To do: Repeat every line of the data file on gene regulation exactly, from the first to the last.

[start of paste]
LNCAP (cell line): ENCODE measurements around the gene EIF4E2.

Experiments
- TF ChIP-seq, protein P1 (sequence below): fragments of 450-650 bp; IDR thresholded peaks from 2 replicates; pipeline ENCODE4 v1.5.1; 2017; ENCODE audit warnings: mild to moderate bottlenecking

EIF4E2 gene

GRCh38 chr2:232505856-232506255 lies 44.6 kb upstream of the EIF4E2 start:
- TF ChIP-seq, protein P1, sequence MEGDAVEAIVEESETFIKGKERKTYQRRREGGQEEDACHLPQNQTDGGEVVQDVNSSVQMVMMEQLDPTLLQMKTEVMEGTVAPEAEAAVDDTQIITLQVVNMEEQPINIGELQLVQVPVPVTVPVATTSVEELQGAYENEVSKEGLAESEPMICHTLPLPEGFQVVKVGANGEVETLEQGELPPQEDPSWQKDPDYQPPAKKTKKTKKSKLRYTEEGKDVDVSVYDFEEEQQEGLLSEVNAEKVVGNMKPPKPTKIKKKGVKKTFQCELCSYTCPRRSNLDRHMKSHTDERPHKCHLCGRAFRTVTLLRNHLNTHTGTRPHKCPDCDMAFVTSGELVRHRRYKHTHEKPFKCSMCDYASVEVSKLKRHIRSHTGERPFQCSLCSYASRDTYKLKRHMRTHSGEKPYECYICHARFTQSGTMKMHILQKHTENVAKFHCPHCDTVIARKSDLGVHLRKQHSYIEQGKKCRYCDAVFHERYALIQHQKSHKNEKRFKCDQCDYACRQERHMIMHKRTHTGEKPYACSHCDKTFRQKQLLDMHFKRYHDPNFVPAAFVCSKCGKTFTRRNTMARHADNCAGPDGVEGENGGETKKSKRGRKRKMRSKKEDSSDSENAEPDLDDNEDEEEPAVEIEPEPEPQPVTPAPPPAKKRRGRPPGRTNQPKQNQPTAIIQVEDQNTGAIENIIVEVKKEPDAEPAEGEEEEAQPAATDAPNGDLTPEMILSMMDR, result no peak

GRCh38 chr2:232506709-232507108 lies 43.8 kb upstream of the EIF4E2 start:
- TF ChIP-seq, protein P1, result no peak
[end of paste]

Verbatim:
LNCAP (cell line): ENCODE measurements around the gene EIF4E2.

Experiments
- TF ChIP-seq, protein P1 (sequence below): fragments of 450-650 bp; IDR thresholded peaks from 2 replicates; pipeline ENCODE4 v1.5.1; 2017; ENCODE audit warnings: mild to moderate bottlenecking

EIF4E2 gene

GRCh38 chr2:232505856-232506255 lies 44.6 kb upstream of the EIF4E2 start:
- TF ChIP-seq, protein P1, sequence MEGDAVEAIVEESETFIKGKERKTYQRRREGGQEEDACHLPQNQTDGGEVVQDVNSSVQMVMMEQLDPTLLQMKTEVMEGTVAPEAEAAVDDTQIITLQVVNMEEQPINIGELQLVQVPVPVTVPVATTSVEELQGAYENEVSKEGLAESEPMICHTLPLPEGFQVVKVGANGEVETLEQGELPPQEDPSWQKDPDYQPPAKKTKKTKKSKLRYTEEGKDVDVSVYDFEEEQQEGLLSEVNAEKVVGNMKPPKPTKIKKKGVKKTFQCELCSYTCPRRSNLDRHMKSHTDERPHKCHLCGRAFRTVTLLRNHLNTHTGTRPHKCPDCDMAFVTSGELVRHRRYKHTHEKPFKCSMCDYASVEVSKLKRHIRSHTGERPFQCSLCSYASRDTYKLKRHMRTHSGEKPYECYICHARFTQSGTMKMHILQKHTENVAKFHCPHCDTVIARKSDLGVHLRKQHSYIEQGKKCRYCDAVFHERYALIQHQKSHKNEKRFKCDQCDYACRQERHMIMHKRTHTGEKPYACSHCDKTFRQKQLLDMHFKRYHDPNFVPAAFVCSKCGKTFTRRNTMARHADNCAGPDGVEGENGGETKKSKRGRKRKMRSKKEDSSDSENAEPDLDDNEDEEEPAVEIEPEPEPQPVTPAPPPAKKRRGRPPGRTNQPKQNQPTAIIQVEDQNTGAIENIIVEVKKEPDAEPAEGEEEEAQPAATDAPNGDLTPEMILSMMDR, result no peak

GRCh38 chr2:232506709-232507108 lies 43.8 kb upstream of the EIF4E2 start:
- TF ChIP-seq, protein P1, result no peak